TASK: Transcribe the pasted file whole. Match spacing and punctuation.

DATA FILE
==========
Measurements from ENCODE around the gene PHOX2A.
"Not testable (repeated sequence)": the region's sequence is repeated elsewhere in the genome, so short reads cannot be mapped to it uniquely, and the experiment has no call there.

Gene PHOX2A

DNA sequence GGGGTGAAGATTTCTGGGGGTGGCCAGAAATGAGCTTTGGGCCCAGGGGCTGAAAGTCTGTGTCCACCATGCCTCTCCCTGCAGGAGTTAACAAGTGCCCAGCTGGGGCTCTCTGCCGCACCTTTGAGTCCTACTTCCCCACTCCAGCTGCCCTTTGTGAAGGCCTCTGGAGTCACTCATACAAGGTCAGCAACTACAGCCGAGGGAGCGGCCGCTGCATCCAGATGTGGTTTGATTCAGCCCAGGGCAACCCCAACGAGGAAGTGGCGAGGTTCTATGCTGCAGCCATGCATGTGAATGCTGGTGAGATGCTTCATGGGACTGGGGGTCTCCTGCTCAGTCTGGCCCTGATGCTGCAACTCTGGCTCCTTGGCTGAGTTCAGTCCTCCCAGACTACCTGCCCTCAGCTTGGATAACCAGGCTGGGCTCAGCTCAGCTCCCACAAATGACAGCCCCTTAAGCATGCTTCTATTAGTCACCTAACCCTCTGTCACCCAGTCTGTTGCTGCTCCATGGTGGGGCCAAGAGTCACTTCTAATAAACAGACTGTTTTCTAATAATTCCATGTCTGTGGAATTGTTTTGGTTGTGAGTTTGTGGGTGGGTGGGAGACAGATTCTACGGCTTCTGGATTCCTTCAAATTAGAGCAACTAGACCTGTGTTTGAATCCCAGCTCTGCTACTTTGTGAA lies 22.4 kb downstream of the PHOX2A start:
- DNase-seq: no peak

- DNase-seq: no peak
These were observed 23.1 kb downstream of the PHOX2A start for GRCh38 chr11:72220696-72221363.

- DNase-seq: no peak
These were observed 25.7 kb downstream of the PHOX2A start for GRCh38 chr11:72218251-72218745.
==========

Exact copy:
Measurements from ENCODE around the gene PHOX2A.
"Not testable (repeated sequence)": the region's sequence is repeated elsewhere in the genome, so short reads cannot be mapped to it uniquely, and the experiment has no call there.

Gene PHOX2A

DNA sequence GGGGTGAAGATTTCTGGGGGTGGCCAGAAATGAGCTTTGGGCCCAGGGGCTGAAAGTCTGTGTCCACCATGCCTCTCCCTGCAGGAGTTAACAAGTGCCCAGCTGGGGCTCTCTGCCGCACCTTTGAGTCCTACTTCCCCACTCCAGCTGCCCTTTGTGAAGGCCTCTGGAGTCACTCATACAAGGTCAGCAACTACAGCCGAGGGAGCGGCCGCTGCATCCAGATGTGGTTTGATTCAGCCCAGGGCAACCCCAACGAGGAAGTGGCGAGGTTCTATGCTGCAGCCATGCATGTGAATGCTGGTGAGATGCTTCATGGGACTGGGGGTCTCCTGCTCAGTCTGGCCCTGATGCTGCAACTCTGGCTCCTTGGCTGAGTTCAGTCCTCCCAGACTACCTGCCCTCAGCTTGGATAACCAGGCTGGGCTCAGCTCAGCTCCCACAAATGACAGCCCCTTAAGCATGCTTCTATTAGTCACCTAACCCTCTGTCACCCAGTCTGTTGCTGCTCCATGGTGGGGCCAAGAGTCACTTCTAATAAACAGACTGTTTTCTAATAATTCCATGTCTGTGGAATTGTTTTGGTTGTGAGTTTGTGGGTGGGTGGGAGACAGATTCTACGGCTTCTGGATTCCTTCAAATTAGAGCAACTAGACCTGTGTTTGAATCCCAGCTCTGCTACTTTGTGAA lies 22.4 kb downstream of the PHOX2A start:
- DNase-seq: no peak

- DNase-seq: no peak
These were observed 23.1 kb downstream of the PHOX2A start for GRCh38 chr11:72220696-72221363.

- DNase-seq: no peak
These were observed 25.7 kb downstream of the PHOX2A start for GRCh38 chr11:72218251-72218745.